"I am a BLOGGER NOT an expert. This is a BLOG not a 'go-to' website for official information. I represent no one's view save my own. I have neither legal nor financial training, nor do I have anything to do with the real estate industry. My understanding of the Collective Sale Process is from a layman's position only. My calculations, computations and tables are homespun and may contain errors. Please note that nothing in this blog constitutes any legal or financial advice to anyone reading it. You should refer to your lawyer, CSC or financial adviser for expert advice before making any decision. This disclaimer is applicable to every post and comment on the blog. Read at your own risk."
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There is one thing worse than an Enbloc ----- and that is an Enbloc done badly. Since the majority have the necessary mandate to sell, then they owe it to all SPs to make a success of it. Minority SPs can only watch and wait, if they sell then lets pray it's at a price we can move on with, if they don't sell, then we are happy to stay for a few more years.


Holland Hills en bloc sale will go ahead

A last-ditch attempt by Dynamic Investments to thwart the Holland Hills Mansion en bloc sale was over in less than 20 minutes yesterday.
In a Court of Appeal hearing, three judges, including Chief Justice Chan Sek Keong, upheld last October’s High Court ruling that the Strata Titles Board had approved the $292-million sale in good faith.
The issue in contention was the board’s approval of the sale proceeds distribution by the 50:50 method – 50 per cent based on share value and 50 per cent on floor area.
Dynamic, which owned the largest unit in the block, had wanted the distribution to be based solely on floor area, or it would stand to lose about $2.4 million. The 642-square-metre penthouse it owned had a share value of six while the smallest unit, measuring about 57 sq m, had a share value of three.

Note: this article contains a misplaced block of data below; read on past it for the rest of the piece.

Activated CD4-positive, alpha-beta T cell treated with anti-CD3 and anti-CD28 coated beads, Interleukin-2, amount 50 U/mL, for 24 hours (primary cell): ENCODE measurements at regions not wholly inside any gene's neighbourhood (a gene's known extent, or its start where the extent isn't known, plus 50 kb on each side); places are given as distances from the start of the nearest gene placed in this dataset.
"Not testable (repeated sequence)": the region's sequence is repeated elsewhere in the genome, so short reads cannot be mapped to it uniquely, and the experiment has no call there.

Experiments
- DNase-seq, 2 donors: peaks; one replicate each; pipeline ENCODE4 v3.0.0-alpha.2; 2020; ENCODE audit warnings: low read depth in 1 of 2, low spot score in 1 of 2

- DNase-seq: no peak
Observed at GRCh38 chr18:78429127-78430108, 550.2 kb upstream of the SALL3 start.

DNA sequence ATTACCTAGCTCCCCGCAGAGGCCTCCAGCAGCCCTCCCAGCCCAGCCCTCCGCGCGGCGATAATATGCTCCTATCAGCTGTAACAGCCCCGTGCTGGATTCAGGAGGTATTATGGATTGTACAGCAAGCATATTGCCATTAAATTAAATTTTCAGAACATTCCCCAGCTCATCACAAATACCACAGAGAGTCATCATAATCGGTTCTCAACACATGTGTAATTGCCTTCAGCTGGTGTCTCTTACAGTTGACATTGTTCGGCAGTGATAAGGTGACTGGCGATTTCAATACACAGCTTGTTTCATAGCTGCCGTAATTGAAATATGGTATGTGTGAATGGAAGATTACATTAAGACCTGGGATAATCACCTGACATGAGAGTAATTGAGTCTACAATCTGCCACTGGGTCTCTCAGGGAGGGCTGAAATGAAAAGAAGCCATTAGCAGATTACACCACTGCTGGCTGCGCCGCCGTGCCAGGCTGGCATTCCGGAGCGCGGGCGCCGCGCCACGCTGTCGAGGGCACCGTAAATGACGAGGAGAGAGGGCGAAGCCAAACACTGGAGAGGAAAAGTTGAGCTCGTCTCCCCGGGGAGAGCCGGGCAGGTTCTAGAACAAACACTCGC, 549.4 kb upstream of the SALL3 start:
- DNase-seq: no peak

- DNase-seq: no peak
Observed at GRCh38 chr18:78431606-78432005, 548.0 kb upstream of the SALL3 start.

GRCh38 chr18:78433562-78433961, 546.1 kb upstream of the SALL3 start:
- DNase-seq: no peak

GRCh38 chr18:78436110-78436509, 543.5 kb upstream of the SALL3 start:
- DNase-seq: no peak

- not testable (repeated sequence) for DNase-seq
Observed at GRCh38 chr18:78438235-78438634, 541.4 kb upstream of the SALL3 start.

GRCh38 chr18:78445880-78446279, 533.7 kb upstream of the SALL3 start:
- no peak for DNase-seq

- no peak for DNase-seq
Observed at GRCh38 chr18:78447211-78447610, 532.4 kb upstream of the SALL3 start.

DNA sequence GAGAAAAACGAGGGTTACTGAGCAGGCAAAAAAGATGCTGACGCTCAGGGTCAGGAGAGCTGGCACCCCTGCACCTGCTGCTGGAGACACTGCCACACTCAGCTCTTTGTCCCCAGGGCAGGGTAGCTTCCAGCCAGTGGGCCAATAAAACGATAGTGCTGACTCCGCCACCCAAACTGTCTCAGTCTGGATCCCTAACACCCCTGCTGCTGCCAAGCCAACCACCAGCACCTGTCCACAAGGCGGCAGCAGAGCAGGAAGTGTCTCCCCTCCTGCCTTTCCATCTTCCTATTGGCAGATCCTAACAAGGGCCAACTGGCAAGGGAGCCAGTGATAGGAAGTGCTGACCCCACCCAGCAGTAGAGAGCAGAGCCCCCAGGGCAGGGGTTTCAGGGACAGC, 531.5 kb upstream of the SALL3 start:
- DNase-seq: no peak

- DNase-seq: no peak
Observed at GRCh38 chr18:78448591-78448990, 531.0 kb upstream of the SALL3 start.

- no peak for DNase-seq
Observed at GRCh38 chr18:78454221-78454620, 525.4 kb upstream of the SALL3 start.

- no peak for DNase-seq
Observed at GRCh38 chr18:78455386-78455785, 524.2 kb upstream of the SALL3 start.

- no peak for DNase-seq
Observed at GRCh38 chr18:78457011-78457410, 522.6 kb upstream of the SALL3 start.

Noting that no fresh evidence was adduced in the appeal hearing, Dynamic’s lawyer Clarence Tan told Today the hearing lasted “all of 17 minutes”. He added: “My clients have no more avenues to appeal. Obviously, the judges found that I couldn’t prove the ‘bad faith’ element.”
Source : Today – 20 Feb 2008


Owner who objected to Holland Hills Mansion en bloc sale loses appeal

Dynamic Investments, which owned the largest unit of Holland Hills Mansion, had tried to appeal against the Strata Titles Boards’ (STB) approval of the S$292 million sale, but its case was dismissed by the Court of Appeal on Tuesday. Dynamic Investments had argued that although the sales committee followed the guidelines set down by the Singapore Institute of Surveyors and Valuers, it did not assess if the result was fair.
In its decision in July, STB acknowledged that Dynamic Investments would have been paid more if a different method of apportionment of proceeds was used.
STB, however, maintained that the method chosen was not made in bad faith.
The three appeal judges agreed and turned down Dynamic Investments’ appeal because they found “no elements of bad faith in determining the distribution of sale proceeds”.
Dynamic Investments wanted the share of proceeds to be determined solely by floor area instead of the 50:50 method, which is 50 per cent based on the property’s share value and 50 per cent based on the floor area.
Using the 50:50 method, Dynamic Investment received S$6.4 million from the sale. But if the sale was based solely on floor area, it would have received about S$2.4 million more.
Source : Channel NewsAsia – 19 Feb 2008

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